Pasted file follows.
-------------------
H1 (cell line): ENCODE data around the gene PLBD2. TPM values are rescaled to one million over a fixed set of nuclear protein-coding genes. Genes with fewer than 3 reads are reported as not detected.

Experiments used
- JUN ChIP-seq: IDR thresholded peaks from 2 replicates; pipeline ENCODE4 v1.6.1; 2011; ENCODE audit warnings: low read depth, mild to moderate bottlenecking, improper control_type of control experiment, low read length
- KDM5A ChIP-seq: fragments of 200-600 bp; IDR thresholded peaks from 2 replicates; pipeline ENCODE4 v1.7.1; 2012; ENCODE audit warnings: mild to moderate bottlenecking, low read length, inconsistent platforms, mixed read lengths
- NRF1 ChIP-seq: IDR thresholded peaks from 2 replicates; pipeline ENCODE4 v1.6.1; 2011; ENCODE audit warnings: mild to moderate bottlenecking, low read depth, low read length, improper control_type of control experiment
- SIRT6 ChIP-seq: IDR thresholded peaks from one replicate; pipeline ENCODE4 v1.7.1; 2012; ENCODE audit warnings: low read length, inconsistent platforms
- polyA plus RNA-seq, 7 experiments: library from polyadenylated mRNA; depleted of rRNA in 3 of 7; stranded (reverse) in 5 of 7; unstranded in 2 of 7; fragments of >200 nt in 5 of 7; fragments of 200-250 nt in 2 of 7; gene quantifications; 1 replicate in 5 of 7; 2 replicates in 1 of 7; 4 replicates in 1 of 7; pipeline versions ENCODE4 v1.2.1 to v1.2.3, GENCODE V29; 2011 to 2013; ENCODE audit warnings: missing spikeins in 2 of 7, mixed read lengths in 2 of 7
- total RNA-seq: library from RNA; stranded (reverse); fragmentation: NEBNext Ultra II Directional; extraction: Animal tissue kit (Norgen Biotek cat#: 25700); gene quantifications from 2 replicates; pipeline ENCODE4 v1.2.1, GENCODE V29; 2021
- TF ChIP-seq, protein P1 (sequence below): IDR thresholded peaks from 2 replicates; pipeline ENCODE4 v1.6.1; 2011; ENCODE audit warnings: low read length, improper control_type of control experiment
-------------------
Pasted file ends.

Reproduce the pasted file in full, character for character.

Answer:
H1 (cell line): ENCODE data around the gene PLBD2. TPM values are rescaled to one million over a fixed set of nuclear protein-coding genes. Genes with fewer than 3 reads are reported as not detected.

Experiments used
- JUN ChIP-seq: IDR thresholded peaks from 2 replicates; pipeline ENCODE4 v1.6.1; 2011; ENCODE audit warnings: low read depth, mild to moderate bottlenecking, improper control_type of control experiment, low read length
- KDM5A ChIP-seq: fragments of 200-600 bp; IDR thresholded peaks from 2 replicates; pipeline ENCODE4 v1.7.1; 2012; ENCODE audit warnings: mild to moderate bottlenecking, low read length, inconsistent platforms, mixed read lengths
- NRF1 ChIP-seq: IDR thresholded peaks from 2 replicates; pipeline ENCODE4 v1.6.1; 2011; ENCODE audit warnings: mild to moderate bottlenecking, low read depth, low read length, improper control_type of control experiment
- SIRT6 ChIP-seq: IDR thresholded peaks from one replicate; pipeline ENCODE4 v1.7.1; 2012; ENCODE audit warnings: low read length, inconsistent platforms
- polyA plus RNA-seq, 7 experiments: library from polyadenylated mRNA; depleted of rRNA in 3 of 7; stranded (reverse) in 5 of 7; unstranded in 2 of 7; fragments of >200 nt in 5 of 7; fragments of 200-250 nt in 2 of 7; gene quantifications; 1 replicate in 5 of 7; 2 replicates in 1 of 7; 4 replicates in 1 of 7; pipeline versions ENCODE4 v1.2.1 to v1.2.3, GENCODE V29; 2011 to 2013; ENCODE audit warnings: missing spikeins in 2 of 7, mixed read lengths in 2 of 7
- total RNA-seq: library from RNA; stranded (reverse); fragmentation: NEBNext Ultra II Directional; extraction: Animal tissue kit (Norgen Biotek cat#: 25700); gene quantifications from 2 replicates; pipeline ENCODE4 v1.2.1, GENCODE V29; 2021
- TF ChIP-seq, protein P1 (sequence below): IDR thresholded peaks from 2 replicates; pipeline ENCODE4 v1.6.1; 2011; ENCODE audit warnings: low read length, improper control_type of control experiment